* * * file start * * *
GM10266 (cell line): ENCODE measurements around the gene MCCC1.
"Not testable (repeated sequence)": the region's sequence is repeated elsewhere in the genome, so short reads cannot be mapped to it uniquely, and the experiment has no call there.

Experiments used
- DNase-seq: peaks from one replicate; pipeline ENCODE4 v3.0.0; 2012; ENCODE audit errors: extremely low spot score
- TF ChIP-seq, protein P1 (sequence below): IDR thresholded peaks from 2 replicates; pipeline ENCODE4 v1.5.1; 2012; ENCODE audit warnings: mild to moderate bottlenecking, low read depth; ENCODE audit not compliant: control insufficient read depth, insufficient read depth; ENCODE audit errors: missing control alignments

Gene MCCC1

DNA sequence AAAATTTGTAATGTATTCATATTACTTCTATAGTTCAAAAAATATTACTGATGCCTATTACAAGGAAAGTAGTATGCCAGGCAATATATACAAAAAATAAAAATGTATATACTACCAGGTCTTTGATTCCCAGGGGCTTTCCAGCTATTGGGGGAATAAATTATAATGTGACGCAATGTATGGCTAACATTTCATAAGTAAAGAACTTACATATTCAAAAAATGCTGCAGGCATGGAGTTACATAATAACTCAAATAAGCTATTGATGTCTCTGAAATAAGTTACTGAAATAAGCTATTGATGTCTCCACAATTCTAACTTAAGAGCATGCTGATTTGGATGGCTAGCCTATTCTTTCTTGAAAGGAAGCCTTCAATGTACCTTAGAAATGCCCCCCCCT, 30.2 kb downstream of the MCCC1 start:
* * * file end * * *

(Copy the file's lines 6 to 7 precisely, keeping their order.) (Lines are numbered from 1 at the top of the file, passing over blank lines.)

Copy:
Gene MCCC1

DNA sequence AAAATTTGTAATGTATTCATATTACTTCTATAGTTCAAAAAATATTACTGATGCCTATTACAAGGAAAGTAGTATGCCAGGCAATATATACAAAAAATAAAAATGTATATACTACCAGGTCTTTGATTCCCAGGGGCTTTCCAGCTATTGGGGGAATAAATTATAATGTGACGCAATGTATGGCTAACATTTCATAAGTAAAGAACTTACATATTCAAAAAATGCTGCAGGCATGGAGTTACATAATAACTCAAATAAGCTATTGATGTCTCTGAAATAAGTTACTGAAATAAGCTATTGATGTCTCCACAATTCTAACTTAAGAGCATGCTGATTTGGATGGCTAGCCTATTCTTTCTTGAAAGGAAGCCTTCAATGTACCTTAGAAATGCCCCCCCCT, 30.2 kb downstream of the MCCC1 start: